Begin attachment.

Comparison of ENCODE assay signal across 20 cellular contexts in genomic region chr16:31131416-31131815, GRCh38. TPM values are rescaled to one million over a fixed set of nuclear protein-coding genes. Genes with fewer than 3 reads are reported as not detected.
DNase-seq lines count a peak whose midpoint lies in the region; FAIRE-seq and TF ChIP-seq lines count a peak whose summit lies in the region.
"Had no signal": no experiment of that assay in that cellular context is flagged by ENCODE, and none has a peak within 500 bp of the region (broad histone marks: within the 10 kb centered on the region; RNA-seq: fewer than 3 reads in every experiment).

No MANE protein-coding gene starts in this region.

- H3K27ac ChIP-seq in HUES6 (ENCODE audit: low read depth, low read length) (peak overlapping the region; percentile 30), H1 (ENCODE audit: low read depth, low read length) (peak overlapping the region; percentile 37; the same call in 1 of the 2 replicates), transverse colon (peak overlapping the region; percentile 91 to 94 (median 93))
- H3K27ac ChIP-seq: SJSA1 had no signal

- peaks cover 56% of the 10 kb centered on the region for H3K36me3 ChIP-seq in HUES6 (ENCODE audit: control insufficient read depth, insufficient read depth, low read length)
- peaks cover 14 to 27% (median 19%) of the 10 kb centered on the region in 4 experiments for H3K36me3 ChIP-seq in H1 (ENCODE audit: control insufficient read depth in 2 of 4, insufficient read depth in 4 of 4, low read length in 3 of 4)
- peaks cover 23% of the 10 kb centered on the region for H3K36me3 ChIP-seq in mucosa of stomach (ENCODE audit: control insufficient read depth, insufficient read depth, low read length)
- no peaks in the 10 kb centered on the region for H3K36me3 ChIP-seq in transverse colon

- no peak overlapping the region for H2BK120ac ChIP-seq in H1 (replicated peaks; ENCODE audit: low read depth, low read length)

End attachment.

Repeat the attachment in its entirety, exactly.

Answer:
Comparison of ENCODE assay signal across 20 cellular contexts in genomic region chr16:31131416-31131815, GRCh38. TPM values are rescaled to one million over a fixed set of nuclear protein-coding genes. Genes with fewer than 3 reads are reported as not detected.
DNase-seq lines count a peak whose midpoint lies in the region; FAIRE-seq and TF ChIP-seq lines count a peak whose summit lies in the region.
"Had no signal": no experiment of that assay in that cellular context is flagged by ENCODE, and none has a peak within 500 bp of the region (broad histone marks: within the 10 kb centered on the region; RNA-seq: fewer than 3 reads in every experiment).

No MANE protein-coding gene starts in this region.

- H3K27ac ChIP-seq in HUES6 (ENCODE audit: low read depth, low read length) (peak overlapping the region; percentile 30), H1 (ENCODE audit: low read depth, low read length) (peak overlapping the region; percentile 37; the same call in 1 of the 2 replicates), transverse colon (peak overlapping the region; percentile 91 to 94 (median 93))
- H3K27ac ChIP-seq: SJSA1 had no signal

- peaks cover 56% of the 10 kb centered on the region for H3K36me3 ChIP-seq in HUES6 (ENCODE audit: control insufficient read depth, insufficient read depth, low read length)
- peaks cover 14 to 27% (median 19%) of the 10 kb centered on the region in 4 experiments for H3K36me3 ChIP-seq in H1 (ENCODE audit: control insufficient read depth in 2 of 4, insufficient read depth in 4 of 4, low read length in 3 of 4)
- peaks cover 23% of the 10 kb centered on the region for H3K36me3 ChIP-seq in mucosa of stomach (ENCODE audit: control insufficient read depth, insufficient read depth, low read length)
- no peaks in the 10 kb centered on the region for H3K36me3 ChIP-seq in transverse colon

- no peak overlapping the region for H2BK120ac ChIP-seq in H1 (replicated peaks; ENCODE audit: low read depth, low read length)